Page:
Kenya is one of the best places for electric vehicles. The grid is very green, with over 90% of the electricity generated from renewable energy sources such as hydropower, geothermal energy, wind and some solar energy in use scale. During the late night / off-peak period, demand drops from a peak of just over 2,000 MW to just over 1,000 MW. This provides a lot of space for the plant to sell more kWhs for electric cars that would still be parked all night. With the transport sector contributing close to 40% of Kenya’s CO2 emissions, accelerating the transition to electric mobility has become even more critical.
Kenya is also a net importer of petrol and diesel, and therefore spends a lot of foreign currency on fossil fuel imports. According to the latest economic study by the Kenya National Bureau of Statistics (KNBS), sales to retail pumps and road transport had the highest share of total oil fuel sales in Kenya at 75.8% in 2021. Accelerating the adoption of electric vehicles, which will be powered by locally produced renewable energy will therefore go a long way in reducing the bill for fossil fuel imports. Kenya’s total import bill for oil products rose to 348.3 billion KSh ($ 2.97 billion) in 2021 from 209.1 billion KSh ($ 1.78 billion) in 2020. The jump was due to the recovery of the road transport and aviation sector, which drove demand for petroleum products following easing of COVID-19 containment measures. It is really time for Kenya to boost the adoption of electric vehicles and save on this much-needed foreign currency.
Nairobi-based Tom Morton, who has been active in projects aimed at reducing carbon emissions through his time at ClimateCare and as a director at Tropical Power Limited, a company specializing in providing solar and biomass energy solutions in Kenya and the wider East . African region, is one of the early users of electric cars in Kenya.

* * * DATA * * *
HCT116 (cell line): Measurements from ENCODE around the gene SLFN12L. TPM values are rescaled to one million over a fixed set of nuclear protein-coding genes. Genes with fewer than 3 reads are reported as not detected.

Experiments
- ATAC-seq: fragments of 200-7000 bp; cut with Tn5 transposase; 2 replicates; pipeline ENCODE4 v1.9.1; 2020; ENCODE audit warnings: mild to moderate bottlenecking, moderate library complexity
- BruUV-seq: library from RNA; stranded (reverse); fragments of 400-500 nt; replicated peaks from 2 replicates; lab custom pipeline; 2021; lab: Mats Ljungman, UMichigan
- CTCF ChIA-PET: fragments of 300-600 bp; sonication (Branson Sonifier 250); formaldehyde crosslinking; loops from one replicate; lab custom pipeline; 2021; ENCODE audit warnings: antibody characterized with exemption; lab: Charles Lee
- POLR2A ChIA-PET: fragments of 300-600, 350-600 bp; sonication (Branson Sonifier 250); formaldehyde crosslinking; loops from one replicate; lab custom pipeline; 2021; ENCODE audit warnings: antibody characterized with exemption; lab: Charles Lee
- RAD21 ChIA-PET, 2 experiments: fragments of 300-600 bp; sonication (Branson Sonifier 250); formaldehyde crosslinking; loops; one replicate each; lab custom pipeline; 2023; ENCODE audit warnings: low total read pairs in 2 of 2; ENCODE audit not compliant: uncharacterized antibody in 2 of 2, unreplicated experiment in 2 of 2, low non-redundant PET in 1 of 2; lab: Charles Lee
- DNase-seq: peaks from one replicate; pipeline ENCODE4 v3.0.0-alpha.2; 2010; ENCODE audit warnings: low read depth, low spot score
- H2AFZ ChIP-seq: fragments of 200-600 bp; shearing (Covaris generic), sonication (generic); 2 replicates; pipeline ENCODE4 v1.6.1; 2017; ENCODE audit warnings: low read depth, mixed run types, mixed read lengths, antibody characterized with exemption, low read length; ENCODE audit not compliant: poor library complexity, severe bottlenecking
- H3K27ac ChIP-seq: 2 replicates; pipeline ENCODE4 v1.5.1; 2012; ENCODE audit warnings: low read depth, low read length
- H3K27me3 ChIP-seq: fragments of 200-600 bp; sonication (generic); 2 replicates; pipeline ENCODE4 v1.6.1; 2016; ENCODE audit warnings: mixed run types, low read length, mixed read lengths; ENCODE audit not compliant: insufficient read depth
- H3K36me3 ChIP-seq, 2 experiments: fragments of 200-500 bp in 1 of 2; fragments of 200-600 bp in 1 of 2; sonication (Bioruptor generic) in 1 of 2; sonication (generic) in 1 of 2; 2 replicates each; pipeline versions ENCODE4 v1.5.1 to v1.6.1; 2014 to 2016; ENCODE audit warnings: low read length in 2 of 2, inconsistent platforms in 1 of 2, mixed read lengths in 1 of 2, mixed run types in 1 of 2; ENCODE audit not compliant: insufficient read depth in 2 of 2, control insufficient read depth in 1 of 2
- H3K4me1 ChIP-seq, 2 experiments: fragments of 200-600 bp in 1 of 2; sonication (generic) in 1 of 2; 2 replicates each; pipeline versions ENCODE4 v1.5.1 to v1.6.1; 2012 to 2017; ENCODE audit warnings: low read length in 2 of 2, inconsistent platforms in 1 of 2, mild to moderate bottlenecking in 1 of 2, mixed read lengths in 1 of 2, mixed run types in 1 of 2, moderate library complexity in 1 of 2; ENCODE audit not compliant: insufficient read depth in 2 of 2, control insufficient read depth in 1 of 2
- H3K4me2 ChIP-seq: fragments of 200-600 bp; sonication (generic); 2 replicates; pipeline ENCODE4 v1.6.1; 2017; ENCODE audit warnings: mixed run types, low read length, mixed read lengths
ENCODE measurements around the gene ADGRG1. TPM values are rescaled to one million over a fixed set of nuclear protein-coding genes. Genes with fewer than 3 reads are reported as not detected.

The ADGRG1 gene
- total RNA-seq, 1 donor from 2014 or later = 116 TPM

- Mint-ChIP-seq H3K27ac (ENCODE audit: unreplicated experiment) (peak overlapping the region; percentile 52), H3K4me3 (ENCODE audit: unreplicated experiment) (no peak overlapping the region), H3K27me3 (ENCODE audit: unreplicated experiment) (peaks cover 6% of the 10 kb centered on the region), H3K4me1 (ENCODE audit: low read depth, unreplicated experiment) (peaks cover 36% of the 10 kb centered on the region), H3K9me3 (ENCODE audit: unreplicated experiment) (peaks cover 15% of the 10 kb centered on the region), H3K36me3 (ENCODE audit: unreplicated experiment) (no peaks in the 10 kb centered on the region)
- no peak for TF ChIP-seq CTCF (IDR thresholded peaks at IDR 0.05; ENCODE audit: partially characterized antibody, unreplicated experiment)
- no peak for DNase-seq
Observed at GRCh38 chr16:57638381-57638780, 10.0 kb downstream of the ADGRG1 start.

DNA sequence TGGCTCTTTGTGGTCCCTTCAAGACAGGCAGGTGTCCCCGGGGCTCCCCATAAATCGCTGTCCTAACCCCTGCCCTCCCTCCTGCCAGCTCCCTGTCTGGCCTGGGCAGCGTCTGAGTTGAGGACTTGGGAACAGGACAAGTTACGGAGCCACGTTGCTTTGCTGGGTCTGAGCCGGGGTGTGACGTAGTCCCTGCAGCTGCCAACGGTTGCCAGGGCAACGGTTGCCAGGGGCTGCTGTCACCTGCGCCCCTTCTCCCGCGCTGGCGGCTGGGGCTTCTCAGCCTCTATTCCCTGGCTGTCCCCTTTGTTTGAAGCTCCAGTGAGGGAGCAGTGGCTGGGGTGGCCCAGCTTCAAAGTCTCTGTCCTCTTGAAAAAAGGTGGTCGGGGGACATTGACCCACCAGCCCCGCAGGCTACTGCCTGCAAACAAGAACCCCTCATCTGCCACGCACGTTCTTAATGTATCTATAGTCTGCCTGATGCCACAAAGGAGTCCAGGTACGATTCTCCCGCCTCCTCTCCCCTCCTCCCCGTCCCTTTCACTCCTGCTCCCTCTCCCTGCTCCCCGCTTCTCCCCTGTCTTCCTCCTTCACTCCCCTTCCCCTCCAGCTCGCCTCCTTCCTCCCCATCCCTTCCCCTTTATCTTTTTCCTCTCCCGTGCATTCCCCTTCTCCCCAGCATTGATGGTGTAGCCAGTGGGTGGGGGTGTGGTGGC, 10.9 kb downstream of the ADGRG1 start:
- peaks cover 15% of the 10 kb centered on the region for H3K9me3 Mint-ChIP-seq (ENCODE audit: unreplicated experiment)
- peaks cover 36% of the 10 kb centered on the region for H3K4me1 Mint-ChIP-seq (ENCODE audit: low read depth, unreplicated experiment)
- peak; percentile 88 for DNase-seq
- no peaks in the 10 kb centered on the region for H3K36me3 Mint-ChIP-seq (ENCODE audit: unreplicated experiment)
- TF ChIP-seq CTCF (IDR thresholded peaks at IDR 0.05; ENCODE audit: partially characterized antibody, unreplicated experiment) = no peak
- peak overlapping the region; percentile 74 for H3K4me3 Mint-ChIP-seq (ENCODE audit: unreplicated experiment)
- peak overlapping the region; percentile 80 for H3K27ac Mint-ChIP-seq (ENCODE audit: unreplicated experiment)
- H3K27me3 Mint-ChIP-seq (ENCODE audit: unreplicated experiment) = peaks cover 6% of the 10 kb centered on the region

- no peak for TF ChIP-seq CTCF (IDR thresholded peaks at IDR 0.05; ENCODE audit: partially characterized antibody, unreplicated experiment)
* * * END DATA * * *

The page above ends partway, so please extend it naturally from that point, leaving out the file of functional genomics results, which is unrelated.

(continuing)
About a year ago, Tom imported a 62 kWh Nissan Leaf e + Tekna from the UK. He has been very active at EV shows in Kenya as part of his mission to help raise awareness and catalyze the introduction of electric vehicles in Kenya. His Nissan Leaf was on display at the recently held It’s Electric! Electric Mobility Expo at Buffalo Mall in Naivasha, Kenya.
There are now over 140 electric car models to choose from in the UK, and the range of models is constantly growing, with 50 more models to be launched this year. Tom chose the latest version of the Nissan Leaf as he thought it would be quite a reliable car as it is a car that has undergone several iterations since its launch in 2010. Nissan also has a significant presence in Kenya and although they do it. does not yet offer Leaf or any other electric car in Kenya, it can be much easier to get support from a brand that has a presence all over Kenya than from one that has no footprint at all.
Tom charges his magazine at home. He also has a 3kW photovoltaic system installed in the house. While Tom is driving around Nairobi, some of the questions he gets are:
- Where do you charge your car in Kenya?
- Is it expensive to charge the car?
To help answer these questions, Tom recently embarked on a business trip up in the country in his Nissan Leaf to show how comfortable it can be to drive electrically in Kenya. Starting at full charge, the first part of his business trip was a 90km trip from Nairobi to Naivasha. He had a 4-hour meeting in Naivasha, and during that time he managed to top up the charge by charging it slowly using a standard 3-pin socket at a gas station. He then continued driving non-stop from Naivasha to Kisumu, a distance of about 250 km. He then spent a few days in Kisumu, where he would recharge at his hotel, also using a standard 3-pin socket, as there are no public charging stations in Kisumu yet. When he finished his business meetings in Kisumu, he then drove from Kisumu to Nairobi without stopping!
His trip was 345.5 km and he arrived in Nairobi with 11% left and about 55 km range left after starting with full charge in Kisumu. He drove conservatively, but overtook where necessary, and drove an average of about 80-90 km / h on open roads. The “e-Pedal” function dampens acceleration and regenerates maximum energy back into the battery when the driver’s foot is away from the accelerator. This acts as a brake and has the effect of extending the range. In the current electricity process, the fuel cost is about 5 shillings per. km compared to about 13 shillings per. km for a similar petrol vehicle.
Tom might be the first person to ever drive an electric car non-stop from Kisumu to Nairobi. His tour shows that it is quite possible to drive a modern electric car with a decent size battery pack, even in the absence of an extensive charging network. Several companies are in the process of installing charging stations in and around Nairobi as well as on some stretches of the major highways. Let’s hope this will help more people make the decision to switch to electric mobility.
All photos courtesy of Tom Morton
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